On the face of it, the relationship between crows and humans is very one-sided. We provide them with good food, residential areas and, apparently, recreational facilities. In return we sometimes kill them for sport and, less often, eat them. However, there is another aspect to the relationship, which tends to balance the equation. It is the nature of crows that they are among the best and easiest of wild animals for people to know and become attached to intimately. According to cuneiform notes left on clay tablets around 2500 B.C. and attributed to Gilgamesh, the legendary Mesopotamian leader, he had a companion raven. So did Eric the Red, the Viking explorer-hero. Legend has it that Eric and his men, rowing furiously, followed their bird across the North Atlantic to discover Greenland.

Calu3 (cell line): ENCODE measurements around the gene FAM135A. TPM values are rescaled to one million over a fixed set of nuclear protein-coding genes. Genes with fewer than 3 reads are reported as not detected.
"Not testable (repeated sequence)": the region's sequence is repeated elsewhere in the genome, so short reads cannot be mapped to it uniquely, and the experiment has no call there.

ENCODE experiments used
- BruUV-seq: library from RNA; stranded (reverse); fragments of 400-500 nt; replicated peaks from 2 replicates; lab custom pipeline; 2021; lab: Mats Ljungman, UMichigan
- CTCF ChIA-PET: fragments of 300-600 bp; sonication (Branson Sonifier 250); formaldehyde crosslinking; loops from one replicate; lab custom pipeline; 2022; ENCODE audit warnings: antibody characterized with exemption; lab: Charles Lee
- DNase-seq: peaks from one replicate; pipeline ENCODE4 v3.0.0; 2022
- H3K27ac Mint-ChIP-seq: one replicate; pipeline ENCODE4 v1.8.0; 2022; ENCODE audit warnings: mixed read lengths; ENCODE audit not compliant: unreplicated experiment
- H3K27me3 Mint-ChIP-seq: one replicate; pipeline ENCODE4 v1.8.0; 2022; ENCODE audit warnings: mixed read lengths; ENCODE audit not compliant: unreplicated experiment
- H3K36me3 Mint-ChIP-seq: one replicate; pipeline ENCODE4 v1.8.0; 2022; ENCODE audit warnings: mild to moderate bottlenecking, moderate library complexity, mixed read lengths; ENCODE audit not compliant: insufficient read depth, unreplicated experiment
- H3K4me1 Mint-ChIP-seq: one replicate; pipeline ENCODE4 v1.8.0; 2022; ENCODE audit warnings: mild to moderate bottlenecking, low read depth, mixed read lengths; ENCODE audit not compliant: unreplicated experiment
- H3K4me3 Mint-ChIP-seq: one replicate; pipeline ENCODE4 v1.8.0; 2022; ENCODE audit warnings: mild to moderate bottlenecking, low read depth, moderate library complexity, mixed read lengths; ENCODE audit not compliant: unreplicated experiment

These ancients were probably not the first—and were certainly not the last—to live voluntarily with crows or ravens. Everyone I have known or heard about who has had such an experience with one of these birds seems to remember it vividly and consider it exceptionally gratifying. I, for one, have had—and been had by—crows for more than 50 years. There are a number of people and three dogs who have meant more to me than any of the crows, but I have liked all of the crows better than most dogs and some people.

Take, for example, the crow of this past summer. The bird was hatched in a box elder that stands about half a mile from the end of one of the runways of Washington's National Airport. He had apparently fallen from the nest a week or so before he could fly. An old friend of mine, a good one, was walking nearby and came upon this bird, and knowing that I was without crow, brought the bird to me in Pennsylvania.